This year’s Modern Era Committee was made up of six former Hall of Fame players (George Brett, Rod Carew, Dennis Eckersley, Eddie Murray, Ozzie Smith, and Robin Yount); five baseball operations executives (Sandy Alderson, Dave Dombrowski, Walt Jocketty, Doug Melvin, and Terry Ryan); one former team owner in David Glass, who previously led the Kansas City Royals; three baseball writers (Bill Center, Jack O’Connell, and Tracy Ringolsby); and a historian and statistician, Steve Hirdt.

That makeup presented far less representation from ownership than several prior iterations of the committees. And that shift is notable given Miller repeatedly prevailed at the labor negotiating table against management, and likely bore lingering resentment from team owners, even after his retirement.

The general managers in particular did not operate during Miller’s era, but are certainly well aware of his impact. The players, meanwhile, all benefited greatly from Miller’s union leadership, and the historic financial growth he engendered.

Prior to Miller’s death and after another unsuccessful vote to the Hall of Fame, he addressed the makeup of who was then evaluating him.

“I find myself unwilling to contemplate one more rigged Veterans Committee, whose members are handpicked to reach a particular outcome while offering a pretense of a democratic vote,” Miller said in 2008. “It is an insult to baseball fans, historians, sportswriters, and especially to those baseball players who sacrificed and brought the game into the 21st century. At the age of 91, I can do without farce.”

Alderson declined to detail the voting process that led to Miller prevailing this time around, as the committee is governed by a confidentiality agreement between the members and the Hall of Fame. But he said he did not bear any ill will toward Miller, even after numerous labor battles and work stoppages during his lifetime.

“Well, I don’t have animosity toward almost anybody in baseball,” Alderson says. “Animosity is not a word that I associate with the game.”

And while at one time, there was plenty of anger and animosity on the Hall of Fame committees directed toward Miller, even lingering somewhat into his last vote two years ago. But it’s also understandable why now with the passing of time and shift to another generation, many of those feelings no longer exist.

Amid Miller’s outsized legacy, he always was something of an anomaly within baseball norms. Coming from the United Steelworkers union and with no prior experience in sports, Miller was elected by the players to head a fledgling union in 1966, soon thereafter presiding over the destruction of the vaunted reserve clause, which team owners had used for decades to anchor a player to a particular team forever unless traded.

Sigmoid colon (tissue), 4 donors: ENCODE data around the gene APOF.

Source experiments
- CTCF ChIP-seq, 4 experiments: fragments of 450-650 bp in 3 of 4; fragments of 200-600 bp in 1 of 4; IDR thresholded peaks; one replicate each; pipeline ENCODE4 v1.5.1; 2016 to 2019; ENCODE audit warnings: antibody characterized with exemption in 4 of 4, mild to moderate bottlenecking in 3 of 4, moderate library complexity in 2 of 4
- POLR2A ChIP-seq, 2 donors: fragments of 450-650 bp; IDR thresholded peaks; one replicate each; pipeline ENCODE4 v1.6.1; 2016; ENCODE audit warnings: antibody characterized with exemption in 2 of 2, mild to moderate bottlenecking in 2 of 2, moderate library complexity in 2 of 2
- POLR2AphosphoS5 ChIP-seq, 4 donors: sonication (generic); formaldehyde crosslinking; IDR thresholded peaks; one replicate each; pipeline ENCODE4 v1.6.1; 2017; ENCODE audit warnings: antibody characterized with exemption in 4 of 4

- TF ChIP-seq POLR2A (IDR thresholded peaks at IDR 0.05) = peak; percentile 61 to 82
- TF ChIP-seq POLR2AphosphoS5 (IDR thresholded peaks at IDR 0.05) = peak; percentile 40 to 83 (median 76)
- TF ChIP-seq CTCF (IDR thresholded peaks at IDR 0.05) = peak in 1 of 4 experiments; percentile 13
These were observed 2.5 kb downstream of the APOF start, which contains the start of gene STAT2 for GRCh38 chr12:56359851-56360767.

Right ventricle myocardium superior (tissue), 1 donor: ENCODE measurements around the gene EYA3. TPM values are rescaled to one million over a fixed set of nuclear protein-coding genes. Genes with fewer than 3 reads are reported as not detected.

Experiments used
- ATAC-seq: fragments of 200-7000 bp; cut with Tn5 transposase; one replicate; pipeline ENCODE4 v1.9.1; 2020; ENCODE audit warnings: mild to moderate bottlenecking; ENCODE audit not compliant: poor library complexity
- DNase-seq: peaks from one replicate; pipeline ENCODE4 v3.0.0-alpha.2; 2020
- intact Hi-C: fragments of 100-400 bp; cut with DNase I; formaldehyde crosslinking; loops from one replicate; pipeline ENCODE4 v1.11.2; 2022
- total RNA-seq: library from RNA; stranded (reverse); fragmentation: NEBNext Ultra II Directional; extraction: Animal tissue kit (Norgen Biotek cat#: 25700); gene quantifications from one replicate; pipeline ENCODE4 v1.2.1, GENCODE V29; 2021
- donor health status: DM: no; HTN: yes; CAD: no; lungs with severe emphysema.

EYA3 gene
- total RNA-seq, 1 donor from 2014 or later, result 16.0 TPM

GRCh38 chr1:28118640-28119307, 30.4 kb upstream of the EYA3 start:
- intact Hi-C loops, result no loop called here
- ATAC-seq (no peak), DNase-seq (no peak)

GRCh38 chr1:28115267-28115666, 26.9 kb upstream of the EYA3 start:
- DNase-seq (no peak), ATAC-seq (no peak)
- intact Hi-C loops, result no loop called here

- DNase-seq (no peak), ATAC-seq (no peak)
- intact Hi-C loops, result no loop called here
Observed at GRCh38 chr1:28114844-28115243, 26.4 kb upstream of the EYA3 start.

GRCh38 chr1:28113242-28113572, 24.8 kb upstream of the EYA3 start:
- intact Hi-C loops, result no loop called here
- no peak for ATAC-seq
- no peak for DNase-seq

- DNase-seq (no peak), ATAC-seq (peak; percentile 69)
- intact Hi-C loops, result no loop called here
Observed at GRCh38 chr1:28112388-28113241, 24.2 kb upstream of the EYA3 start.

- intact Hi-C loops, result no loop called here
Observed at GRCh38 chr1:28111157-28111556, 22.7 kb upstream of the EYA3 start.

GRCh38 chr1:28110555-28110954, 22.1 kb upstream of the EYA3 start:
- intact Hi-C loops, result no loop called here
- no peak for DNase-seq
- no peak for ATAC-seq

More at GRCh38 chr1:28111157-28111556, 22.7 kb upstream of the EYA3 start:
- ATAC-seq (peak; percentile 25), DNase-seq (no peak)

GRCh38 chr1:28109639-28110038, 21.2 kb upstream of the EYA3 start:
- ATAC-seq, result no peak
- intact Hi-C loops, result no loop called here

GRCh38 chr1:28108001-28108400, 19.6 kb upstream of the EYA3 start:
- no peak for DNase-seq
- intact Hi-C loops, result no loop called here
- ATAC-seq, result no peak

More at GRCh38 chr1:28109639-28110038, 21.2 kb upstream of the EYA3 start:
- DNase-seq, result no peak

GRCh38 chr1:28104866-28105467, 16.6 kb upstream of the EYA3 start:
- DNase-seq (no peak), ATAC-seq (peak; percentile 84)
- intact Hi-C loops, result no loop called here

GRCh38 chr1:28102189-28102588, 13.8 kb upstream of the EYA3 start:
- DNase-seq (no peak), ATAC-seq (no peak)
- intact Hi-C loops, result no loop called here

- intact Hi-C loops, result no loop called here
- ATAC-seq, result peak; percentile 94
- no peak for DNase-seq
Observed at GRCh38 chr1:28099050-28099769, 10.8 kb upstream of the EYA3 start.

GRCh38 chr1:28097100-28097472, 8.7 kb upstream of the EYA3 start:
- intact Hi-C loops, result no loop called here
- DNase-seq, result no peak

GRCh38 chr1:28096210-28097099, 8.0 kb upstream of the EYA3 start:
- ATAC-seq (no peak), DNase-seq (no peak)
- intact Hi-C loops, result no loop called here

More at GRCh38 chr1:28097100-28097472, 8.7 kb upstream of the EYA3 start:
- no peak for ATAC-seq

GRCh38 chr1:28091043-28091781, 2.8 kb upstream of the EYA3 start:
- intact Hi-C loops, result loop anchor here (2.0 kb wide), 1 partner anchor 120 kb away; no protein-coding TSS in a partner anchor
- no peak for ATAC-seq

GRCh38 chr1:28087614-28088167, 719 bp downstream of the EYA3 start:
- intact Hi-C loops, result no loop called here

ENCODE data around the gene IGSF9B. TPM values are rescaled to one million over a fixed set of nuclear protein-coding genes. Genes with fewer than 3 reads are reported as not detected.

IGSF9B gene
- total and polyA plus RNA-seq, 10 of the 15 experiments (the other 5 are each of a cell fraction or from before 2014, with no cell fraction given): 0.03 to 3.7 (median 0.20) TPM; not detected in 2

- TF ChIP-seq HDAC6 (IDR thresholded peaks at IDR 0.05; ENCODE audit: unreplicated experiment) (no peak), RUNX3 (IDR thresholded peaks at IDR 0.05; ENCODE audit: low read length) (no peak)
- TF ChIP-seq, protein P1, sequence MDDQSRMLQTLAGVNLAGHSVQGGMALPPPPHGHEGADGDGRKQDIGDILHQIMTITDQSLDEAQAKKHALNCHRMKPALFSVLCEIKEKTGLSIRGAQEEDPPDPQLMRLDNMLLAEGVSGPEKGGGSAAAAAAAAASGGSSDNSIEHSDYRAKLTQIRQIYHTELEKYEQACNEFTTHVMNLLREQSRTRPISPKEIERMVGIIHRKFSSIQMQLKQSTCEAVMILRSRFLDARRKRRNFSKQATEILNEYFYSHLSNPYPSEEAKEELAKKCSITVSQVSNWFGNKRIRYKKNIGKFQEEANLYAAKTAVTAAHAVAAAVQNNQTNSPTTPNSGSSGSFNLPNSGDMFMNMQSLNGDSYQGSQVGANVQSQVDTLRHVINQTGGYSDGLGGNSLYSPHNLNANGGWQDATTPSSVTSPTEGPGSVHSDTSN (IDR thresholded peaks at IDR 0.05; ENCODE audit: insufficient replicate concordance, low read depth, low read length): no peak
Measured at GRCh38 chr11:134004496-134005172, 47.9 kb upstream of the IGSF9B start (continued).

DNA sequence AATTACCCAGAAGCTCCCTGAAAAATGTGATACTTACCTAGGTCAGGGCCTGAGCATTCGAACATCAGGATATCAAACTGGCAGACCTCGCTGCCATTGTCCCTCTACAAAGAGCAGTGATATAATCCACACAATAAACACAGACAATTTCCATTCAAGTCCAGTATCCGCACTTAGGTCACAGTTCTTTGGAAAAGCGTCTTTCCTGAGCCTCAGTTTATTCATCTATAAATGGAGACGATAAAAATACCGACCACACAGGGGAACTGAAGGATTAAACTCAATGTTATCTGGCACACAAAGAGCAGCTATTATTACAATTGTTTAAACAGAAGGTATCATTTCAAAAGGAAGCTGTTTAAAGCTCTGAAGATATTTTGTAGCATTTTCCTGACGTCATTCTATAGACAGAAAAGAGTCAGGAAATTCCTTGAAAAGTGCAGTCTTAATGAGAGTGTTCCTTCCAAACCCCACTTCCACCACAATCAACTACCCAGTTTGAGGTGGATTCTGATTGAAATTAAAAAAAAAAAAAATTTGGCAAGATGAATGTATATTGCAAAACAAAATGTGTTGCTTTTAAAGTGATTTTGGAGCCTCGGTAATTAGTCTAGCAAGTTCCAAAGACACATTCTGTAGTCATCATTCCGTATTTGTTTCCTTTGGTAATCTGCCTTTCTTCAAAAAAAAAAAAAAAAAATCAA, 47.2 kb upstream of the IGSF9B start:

(Jim McIsaac/Getty Images)

Miller then turned that win into lucrative salary arbitration, and ultimately free agency for players. 

Along the way, he was not afraid to take ultimate measures to advance the organization’s goals, whether it be leading a players’ strike, or using the courts as needed.

In 1976 and as free agency was dawning in baseball, the average player salary was $51,101 (€45,697). Now it is $4.36m. And despite years of doomsday predictions of economic ruin from team owners as player salaries continued to soar, attendance and revenue also grew exponentially over the decades. 

And despite recent stagnation in baseball attendance, franchise values continue to grow, and no MLB club is now worth less than $1bn, and the average value is nearly twice that. 

Simmons over his career was an active union member and was close to Miller. He says he is thrilled to be inducted with Miller, and said of him, “Marvin had a profound effect on my life and the lives of my family.”

As to the vote this time around, Simmons says both he and Miller were aided by a strong familiarity with their respective accomplishments by the committee members.

“Well, I think everyone on the committee all knew Marvin,” Simmons says. “Every one of the players had played against me, and the general managers had seen me play. And so, when you have that kind of group totally familiar with your body of work, whether it was my own or Marvin’s, these are first-hand accounts.”

“When the committee was announced, I looked at that committee and I said, ‘I have a chance here,’ ” he says.

A chance that finally became a quixotic reality for both men.